We all came here in harmony from Oneness, all perfect, to be loved and nourished, and will return one day unconditionally loved—just as we are.
We connect to this love within when we overlook our differences and see it in others. When we extend love’s qualities to all those we meet.
In Stephen Mitchell’s translation of the Tao Te Ching we are told how we are all a precious expression of the Tao. How we are all cherished:
Every being in the universe
is an expression of the Tao.
It springs into existence,
unconscious, perfect, free,
takes on a physical body,
lets circumstance complete it.
… … … …
The Tao gives birth to all beings,
nourishes them, maintains them,
cares for them, comforts them, protects them,
takes them back to itself,
creating without possessing,
acting without expecting,
guiding without interfering.(1)
Humanity’s history has caused the spark to go out. But the memory of who we are and what we came from lingers in our soul. On our hearts.
We sometimes get inklings of it. Reminders. From a loved one. The wonder of nature. A child’s smile. Beautiful art works. Music that moves us.
That lost memory has caused longing within us. We long to be loved. Cherished. Protected.
Deep within us we know we are supposed to feel these things. Have them. So, we reach for them! We look for them in areas that do not ultimately fulfill us. We pursue success. We seek respect. We look to all kids of pleasures – that sometimes turn to addictions.
And we seek love from others. But since most of us are not connected to the love within, we cannot fulfill the other’s void. We disappoint each other.
This article/blog post is based in concepts from my book “Your Journey to Peace … “
We connect to the love within by embracing what brings us joy. Makes us feel peaceful. Passionate. And by extending love’s qualities (compassion, understanding, acceptance, etc.) to others it rekindles that spark of love within us.
Embracing Our Oneness – Seeing Our Sameness
Resolving our conflicts and making peace with our differences and the resulting judgments that stem from these – whether with individuals or groups of people – allows us to move closer to our wholeness, align with our godliness, and encourages us all to embrace the Oneness we all share.
We must focus on our sameness. For those of us with issues toward anybody different than us, whether because of race, creed, social status, or sexual preference, we have an opportunity to forgive ourselves for judging and for not seeing them as the masters intended us to see our brothers and sisters, namely, as perfect children of God.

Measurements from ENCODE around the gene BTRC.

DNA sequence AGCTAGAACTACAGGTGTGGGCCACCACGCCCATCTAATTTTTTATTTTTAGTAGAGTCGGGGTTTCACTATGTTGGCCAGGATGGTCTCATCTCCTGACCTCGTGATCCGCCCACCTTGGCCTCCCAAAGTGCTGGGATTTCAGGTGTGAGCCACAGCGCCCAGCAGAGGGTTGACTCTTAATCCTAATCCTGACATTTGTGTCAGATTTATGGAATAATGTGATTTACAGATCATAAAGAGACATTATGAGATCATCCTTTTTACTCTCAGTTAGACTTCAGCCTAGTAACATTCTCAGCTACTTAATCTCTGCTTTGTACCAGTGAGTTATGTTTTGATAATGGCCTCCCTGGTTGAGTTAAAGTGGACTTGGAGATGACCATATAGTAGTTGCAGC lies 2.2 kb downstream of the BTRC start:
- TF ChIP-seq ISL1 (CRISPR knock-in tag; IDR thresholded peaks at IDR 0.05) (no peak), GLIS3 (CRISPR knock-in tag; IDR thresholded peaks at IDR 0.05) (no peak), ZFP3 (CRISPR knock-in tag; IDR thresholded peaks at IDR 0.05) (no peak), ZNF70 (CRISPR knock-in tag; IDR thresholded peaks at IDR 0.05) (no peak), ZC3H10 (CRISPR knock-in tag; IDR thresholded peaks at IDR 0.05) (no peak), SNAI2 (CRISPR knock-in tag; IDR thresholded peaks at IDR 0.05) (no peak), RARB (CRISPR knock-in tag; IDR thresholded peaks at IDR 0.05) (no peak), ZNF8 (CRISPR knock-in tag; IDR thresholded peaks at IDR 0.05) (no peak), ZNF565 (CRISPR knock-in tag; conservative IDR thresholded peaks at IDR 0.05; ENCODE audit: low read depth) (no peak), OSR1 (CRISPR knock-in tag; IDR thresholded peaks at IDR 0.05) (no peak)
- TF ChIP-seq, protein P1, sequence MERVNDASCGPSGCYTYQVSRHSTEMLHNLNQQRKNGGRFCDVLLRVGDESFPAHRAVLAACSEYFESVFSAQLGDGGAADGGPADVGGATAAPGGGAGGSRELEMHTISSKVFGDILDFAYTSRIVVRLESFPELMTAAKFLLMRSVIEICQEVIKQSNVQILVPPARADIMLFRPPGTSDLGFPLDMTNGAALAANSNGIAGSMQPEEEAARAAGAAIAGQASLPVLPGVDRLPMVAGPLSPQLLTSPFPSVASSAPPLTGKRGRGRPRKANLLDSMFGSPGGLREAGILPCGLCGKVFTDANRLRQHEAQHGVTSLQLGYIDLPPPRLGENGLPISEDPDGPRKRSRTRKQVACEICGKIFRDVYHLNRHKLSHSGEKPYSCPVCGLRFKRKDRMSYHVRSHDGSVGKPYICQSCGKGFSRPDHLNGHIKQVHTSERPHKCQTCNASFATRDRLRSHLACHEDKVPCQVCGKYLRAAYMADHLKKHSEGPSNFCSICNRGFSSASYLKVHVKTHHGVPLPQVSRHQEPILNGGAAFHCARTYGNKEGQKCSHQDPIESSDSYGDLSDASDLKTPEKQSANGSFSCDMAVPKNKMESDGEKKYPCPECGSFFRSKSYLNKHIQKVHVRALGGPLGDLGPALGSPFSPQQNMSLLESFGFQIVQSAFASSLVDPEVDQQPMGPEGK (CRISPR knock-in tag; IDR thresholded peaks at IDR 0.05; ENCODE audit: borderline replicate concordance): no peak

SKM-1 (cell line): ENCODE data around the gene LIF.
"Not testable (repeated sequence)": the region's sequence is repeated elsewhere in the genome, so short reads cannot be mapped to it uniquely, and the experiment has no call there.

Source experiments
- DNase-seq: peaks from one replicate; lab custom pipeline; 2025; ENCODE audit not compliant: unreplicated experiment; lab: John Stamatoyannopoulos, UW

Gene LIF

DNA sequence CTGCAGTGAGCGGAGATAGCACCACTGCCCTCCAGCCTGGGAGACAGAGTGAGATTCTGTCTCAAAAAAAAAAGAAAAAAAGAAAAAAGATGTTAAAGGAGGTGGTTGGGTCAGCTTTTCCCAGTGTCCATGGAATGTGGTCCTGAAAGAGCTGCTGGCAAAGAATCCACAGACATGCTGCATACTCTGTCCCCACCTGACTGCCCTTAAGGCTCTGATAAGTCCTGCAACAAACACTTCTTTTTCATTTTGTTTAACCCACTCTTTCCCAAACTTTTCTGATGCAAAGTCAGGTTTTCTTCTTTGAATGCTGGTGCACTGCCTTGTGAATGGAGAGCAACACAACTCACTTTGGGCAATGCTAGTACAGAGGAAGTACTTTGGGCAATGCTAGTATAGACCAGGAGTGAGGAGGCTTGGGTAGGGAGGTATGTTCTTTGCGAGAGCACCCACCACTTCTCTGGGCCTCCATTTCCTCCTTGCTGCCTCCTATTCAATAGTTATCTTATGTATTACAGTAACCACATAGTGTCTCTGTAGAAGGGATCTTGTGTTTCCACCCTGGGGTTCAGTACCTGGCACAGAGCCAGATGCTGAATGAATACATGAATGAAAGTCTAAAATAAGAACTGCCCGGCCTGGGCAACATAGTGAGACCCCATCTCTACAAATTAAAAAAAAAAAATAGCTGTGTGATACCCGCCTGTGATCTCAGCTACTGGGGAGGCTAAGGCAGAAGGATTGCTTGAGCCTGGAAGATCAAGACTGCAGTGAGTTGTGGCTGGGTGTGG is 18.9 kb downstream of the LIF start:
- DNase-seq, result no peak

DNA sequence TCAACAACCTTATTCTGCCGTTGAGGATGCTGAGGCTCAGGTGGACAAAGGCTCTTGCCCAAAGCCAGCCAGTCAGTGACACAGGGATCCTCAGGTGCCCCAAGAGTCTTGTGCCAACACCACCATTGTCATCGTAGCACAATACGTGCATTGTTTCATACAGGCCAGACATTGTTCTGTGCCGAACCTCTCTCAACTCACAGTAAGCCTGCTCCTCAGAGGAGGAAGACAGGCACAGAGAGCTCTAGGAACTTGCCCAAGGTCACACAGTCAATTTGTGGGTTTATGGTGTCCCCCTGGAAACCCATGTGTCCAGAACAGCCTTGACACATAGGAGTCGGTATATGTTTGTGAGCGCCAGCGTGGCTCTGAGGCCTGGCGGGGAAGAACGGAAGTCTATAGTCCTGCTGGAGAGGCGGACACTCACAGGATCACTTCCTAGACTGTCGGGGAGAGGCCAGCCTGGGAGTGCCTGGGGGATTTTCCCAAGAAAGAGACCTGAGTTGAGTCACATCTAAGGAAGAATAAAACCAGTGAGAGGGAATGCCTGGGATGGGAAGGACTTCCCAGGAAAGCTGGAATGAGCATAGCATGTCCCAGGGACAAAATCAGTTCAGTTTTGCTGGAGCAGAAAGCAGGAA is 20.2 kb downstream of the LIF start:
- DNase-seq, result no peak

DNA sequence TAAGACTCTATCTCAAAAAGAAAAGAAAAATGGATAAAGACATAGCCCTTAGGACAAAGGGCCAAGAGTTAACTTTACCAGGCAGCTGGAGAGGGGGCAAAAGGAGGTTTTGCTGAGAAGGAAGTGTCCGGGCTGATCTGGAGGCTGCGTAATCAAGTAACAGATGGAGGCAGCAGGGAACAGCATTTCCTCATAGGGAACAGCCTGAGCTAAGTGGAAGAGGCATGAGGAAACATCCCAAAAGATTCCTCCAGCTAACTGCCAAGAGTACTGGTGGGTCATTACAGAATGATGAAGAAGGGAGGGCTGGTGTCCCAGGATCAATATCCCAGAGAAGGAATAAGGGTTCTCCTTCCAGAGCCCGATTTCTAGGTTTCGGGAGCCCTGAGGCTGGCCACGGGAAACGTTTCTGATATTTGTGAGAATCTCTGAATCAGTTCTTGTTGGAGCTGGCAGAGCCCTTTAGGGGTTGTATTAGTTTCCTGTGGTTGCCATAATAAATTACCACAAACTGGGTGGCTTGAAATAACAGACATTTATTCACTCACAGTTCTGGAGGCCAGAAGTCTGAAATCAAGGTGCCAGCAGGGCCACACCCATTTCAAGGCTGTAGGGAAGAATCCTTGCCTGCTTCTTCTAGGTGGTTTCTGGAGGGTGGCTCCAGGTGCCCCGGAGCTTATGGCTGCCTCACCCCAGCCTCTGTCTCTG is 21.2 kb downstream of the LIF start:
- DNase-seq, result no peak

For those of us who are being judged and have or are living with the pain and unfairness of prejudice, we have the opportunity to forgive those who judge, condemn, or create the inequalities we are enduring or have had to endure.
When our beliefs come from the narrow interpretations of scriptural writings – like “my religion or belief system is better than yours,” or, when we focus on word-for word-translations and for example, deem homosexuality a sin, we have lost the original intention of the messages. We are coming from a place of judgment. Not unconditional love.
Our scriptures were inspired, but came through the lens of the people at the time who were very judgmental and who also projected the darkness they held within themselves onto others.
There are many wonderful insights within the ancient scriptures and they hold wonderful energy that can uplift us. Bring us peace. Keep us centered.
We just have to remember that the true purpose of all the ancient scriptures is to help us reconnect with the Tao – and extend to others God’s love – the love that we came from and that is still within us.
We more easily access this love within when we extend it to others. When we allow judgement to override compassion, unconditional love, and full acceptance of others, how they practice their faith or who they are being, we are not reconnecting with the Tao – with God’s love.
We are not practicing our godliness or really adhering to the core message of our belief systems – which is seeing the perfection in all others and offering them acceptance and unconditional love – just as the Masters offer to us.
(1) Stephen Mitchell, trans., Tao Te Ching (New York: HarperCollins, 2006), 51.
© Rosemary McCarthy, 2016, updated July 2018
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